The self-help genre gets a bad press, and not without reason, but there are a few self-help books that I’ve read, enjoyed, and felt wiser as a result.

The Tao of Pooh by Benjamin Hoff. I found this wise, witty little book served as a touchstone throughout my years as a student. “You’d be surprised how many people violate this simple principle every day of their lives and try to fit square pegs into round holes, ignoring the clear reality that Things Are As They Are.”

TED Talks by Chris Anderson is the best book on public speaking I’ve ever read, and I’ve read a lot of books on public speaking. While I admire what Chris has done with TED, I expected to disagree with a lot of his advice. Nope; he won me over.

Getting Things Done by David Allen is a modern classic with a cult following. The book feels a bit fussy, full of jargon, and over-complex. But the truth is that GTD wouldn’t have so many fans (including me) if it didn’t work on some basic level. The key idea of GTD is that you need to write down what’s on your mind, somewhere where you trust yourself to check at the right moment – and as a result, you’re more relaxed and more confident that at any particular moment you’re focusing on something sensible rather than leaving a time-bomb ticking away in your inbox. The rest is detail but the details do seem to matter. A strong recommendation from me.

The Creative Habit by Twyla Tharp. A superb book about creativity and the effort involved. Some great stories and advice – and it’s an intensely pragmatic guide to living a creative life.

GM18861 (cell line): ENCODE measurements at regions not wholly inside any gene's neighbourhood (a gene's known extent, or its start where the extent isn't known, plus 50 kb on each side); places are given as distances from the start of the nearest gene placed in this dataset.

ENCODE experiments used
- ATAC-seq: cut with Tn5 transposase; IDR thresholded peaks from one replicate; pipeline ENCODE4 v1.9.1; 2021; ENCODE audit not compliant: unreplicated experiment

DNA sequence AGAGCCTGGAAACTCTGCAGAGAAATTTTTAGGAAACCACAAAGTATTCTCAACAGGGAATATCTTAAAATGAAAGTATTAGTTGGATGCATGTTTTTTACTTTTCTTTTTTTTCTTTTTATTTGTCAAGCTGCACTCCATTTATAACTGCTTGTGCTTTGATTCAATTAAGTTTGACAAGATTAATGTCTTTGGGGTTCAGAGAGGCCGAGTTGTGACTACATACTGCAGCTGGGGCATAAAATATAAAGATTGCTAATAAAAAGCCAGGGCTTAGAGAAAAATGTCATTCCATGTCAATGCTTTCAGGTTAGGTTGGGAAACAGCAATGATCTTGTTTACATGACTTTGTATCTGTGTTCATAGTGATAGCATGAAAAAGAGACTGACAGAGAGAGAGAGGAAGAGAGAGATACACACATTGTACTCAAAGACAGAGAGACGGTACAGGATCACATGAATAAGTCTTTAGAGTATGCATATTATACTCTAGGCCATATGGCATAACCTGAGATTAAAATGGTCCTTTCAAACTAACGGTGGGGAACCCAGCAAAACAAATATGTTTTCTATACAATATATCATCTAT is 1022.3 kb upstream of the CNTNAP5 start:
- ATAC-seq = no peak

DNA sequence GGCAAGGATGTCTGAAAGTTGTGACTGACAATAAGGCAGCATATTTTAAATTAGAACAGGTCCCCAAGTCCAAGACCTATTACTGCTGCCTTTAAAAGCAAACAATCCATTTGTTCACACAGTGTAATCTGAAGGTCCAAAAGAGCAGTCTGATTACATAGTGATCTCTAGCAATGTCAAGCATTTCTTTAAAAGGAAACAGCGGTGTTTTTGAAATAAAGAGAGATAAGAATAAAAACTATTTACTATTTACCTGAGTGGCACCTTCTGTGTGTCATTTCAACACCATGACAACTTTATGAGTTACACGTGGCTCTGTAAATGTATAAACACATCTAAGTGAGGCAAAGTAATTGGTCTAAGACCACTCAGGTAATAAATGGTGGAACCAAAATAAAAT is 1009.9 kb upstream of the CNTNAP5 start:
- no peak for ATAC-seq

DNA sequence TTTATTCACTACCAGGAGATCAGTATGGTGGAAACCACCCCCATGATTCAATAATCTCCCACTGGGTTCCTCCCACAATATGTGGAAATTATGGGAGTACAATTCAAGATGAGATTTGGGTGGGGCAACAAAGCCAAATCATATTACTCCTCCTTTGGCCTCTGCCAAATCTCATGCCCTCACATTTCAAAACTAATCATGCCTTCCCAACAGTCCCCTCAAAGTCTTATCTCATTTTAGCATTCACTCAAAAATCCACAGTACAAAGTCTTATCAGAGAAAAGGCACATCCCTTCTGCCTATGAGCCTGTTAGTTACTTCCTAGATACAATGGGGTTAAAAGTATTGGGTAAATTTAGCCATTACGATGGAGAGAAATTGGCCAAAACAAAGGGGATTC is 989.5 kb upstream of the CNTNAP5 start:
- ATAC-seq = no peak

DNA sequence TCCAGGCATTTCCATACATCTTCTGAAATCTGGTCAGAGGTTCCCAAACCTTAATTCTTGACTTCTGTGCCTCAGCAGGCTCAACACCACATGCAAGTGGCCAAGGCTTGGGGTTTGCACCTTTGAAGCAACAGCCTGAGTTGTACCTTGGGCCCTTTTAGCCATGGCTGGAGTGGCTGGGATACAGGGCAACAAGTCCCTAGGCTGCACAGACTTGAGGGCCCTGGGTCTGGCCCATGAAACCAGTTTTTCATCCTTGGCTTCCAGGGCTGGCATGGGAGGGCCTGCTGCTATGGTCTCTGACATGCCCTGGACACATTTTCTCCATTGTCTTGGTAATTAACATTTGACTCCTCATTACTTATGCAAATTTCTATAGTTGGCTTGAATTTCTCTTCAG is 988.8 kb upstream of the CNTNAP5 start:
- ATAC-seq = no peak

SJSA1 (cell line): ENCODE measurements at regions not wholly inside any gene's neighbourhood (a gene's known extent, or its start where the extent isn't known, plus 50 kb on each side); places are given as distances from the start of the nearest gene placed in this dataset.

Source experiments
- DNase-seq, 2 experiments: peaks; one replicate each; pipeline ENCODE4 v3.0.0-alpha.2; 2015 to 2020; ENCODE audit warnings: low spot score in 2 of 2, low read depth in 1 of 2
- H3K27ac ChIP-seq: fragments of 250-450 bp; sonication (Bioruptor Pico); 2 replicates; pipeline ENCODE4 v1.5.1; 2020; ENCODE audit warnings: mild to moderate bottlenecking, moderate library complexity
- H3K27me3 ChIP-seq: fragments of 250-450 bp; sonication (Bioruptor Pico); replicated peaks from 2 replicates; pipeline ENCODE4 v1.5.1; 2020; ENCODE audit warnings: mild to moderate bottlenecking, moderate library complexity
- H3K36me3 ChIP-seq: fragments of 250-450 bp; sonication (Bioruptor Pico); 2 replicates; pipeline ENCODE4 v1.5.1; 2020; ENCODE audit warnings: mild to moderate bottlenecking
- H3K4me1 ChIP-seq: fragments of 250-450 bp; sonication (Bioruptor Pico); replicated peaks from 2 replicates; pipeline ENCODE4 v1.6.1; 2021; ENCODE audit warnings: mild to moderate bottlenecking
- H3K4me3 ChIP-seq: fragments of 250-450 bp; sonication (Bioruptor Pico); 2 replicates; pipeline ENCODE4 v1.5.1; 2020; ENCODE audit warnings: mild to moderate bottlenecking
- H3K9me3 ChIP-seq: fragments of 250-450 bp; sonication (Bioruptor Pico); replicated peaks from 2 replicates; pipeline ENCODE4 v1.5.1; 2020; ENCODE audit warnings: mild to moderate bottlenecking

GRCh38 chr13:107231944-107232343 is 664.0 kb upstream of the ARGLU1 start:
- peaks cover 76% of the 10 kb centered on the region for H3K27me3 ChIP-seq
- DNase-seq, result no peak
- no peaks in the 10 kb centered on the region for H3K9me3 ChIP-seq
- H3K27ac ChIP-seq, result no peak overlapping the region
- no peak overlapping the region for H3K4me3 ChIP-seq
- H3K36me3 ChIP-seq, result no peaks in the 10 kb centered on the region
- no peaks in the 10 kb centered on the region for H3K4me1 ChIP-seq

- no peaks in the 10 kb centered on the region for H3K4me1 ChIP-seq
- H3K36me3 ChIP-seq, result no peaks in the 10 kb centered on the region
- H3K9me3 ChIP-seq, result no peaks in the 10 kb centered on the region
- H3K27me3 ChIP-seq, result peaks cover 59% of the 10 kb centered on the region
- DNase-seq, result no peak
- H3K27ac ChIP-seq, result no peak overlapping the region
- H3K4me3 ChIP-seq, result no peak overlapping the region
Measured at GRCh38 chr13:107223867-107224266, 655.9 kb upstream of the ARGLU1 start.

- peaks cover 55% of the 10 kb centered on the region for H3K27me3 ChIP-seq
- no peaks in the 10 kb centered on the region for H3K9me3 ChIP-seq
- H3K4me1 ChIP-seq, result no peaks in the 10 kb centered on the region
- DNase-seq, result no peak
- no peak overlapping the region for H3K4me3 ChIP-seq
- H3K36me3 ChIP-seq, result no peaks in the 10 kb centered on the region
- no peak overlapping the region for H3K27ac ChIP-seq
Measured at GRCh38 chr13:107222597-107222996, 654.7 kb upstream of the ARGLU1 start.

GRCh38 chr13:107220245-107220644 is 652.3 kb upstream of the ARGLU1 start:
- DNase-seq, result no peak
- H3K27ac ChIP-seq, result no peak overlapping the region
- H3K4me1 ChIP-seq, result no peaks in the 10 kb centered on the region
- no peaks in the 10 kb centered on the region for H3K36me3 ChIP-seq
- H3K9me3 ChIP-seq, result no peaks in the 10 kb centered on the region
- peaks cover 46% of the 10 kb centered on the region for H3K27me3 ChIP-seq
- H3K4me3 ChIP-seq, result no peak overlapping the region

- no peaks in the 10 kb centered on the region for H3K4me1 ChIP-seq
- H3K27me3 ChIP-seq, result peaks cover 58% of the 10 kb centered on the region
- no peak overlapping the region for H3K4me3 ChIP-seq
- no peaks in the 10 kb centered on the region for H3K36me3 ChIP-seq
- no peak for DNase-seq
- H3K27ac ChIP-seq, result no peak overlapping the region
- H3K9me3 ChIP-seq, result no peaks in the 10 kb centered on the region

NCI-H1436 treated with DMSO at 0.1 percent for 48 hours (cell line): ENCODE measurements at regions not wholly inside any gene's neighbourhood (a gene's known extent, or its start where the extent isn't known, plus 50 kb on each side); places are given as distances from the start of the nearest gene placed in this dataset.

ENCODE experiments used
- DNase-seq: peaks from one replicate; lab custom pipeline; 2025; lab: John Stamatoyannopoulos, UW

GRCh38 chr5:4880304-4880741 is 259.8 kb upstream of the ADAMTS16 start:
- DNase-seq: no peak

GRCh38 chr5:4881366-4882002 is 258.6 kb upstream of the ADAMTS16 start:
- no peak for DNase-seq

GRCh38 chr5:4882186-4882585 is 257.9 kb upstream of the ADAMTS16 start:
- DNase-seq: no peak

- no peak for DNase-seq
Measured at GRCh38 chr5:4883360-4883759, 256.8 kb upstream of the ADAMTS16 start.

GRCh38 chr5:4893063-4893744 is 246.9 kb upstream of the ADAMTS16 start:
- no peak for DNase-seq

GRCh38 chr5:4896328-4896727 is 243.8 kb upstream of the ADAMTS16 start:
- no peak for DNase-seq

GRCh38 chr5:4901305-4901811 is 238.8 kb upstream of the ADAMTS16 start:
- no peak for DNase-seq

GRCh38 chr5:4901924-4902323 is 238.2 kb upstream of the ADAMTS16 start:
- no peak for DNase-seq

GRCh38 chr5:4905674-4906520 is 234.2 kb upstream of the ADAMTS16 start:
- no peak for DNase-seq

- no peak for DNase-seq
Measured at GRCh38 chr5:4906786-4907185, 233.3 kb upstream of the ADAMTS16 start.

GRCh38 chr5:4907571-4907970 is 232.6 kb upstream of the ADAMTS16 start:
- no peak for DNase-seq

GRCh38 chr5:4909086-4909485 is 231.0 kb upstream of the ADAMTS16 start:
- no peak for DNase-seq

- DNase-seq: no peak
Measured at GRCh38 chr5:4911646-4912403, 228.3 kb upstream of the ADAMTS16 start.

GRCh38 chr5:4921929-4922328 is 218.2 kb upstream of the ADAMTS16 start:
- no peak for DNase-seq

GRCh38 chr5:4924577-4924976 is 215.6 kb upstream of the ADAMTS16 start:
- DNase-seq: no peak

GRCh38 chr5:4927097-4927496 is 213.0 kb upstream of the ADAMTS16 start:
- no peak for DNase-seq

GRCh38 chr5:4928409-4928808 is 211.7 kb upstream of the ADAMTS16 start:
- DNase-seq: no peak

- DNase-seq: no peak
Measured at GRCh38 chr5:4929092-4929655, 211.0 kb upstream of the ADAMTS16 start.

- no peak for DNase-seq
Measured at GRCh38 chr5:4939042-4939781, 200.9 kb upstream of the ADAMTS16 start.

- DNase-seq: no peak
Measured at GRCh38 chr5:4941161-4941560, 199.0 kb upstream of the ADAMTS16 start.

Designing Your Life by Bill Burnett and Dave Evans. Measured by the number of copies I’ve given away this must be my favourite book. It’s humane and practical, proposing that we use designers’ methods such as prototyping and brainstorming to create better, more fulfilling lives and careers. Full of good-yet-unusual ideas.

Digital Minimalism by Cal Newport. A challenging and immensely practical book which asks us to step back and make much more deliberate decisions about which digital tools are worth the amount of attention and energy they cost. Forget the clever hacks and tricks: instead, use only the tools that are essential.

How To Have A Good Day by Caroline Webb – charming, evidence-based, wide-ranging and full of straightforward good advice.

The Life-Changing Magic of Tidying by Marie Kondo. Yes, the stuff about being kind to your socks is insane. So is the stuff about covering up brand names on cleaning products because they are shouty. But there’s a reason this book sells so well; it recognises two truths. First, most of us would appreciate our stuff more if we kept only the best of it; second, stuff has an emotional weight that must be dealt with if you want to throw it away.

How to Change by Katy Milkman. This is the definitive, evidence-based guide as to how to keep those resolutions…

The paperback of “The Data Detective” is out on 1 February in the US and Canada. Title elsewhere: “How To Make The World Add Up”.

“One of the most wonderful collections of stories that I have read in a long time… fascinating.”- Steve Levitt (Freakonomics)

“If you aren’t in love with stats before reading this book, you will be by the time you’re done.”- Caroline Criado Perez (Invisible Women)

I’ve set up a storefront on Bookshop in the United States and the United Kingdom – have a look and see all my recommendations; Bookshop is set up to support local independent retailers. Links to Bookshop and Amazon may generate referral fees.

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